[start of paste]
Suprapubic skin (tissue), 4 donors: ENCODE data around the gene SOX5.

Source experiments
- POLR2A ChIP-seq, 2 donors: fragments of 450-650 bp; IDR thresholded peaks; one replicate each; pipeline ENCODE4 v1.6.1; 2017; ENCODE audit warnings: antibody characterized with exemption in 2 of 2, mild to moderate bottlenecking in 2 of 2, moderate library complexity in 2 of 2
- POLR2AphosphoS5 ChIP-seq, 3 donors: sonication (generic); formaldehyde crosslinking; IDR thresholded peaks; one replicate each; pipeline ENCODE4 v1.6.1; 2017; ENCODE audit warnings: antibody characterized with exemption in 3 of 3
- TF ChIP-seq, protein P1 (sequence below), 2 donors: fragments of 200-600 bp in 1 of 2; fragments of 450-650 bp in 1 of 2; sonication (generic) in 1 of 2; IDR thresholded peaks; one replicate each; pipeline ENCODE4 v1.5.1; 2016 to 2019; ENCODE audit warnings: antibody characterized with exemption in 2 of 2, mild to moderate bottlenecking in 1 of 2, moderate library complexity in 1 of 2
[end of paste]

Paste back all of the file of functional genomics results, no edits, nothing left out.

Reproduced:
Suprapubic skin (tissue), 4 donors: ENCODE data around the gene SOX5.

Source experiments
- POLR2A ChIP-seq, 2 donors: fragments of 450-650 bp; IDR thresholded peaks; one replicate each; pipeline ENCODE4 v1.6.1; 2017; ENCODE audit warnings: antibody characterized with exemption in 2 of 2, mild to moderate bottlenecking in 2 of 2, moderate library complexity in 2 of 2
- POLR2AphosphoS5 ChIP-seq, 3 donors: sonication (generic); formaldehyde crosslinking; IDR thresholded peaks; one replicate each; pipeline ENCODE4 v1.6.1; 2017; ENCODE audit warnings: antibody characterized with exemption in 3 of 3
- TF ChIP-seq, protein P1 (sequence below), 2 donors: fragments of 200-600 bp in 1 of 2; fragments of 450-650 bp in 1 of 2; sonication (generic) in 1 of 2; IDR thresholded peaks; one replicate each; pipeline ENCODE4 v1.5.1; 2016 to 2019; ENCODE audit warnings: antibody characterized with exemption in 2 of 2, mild to moderate bottlenecking in 1 of 2, moderate library complexity in 1 of 2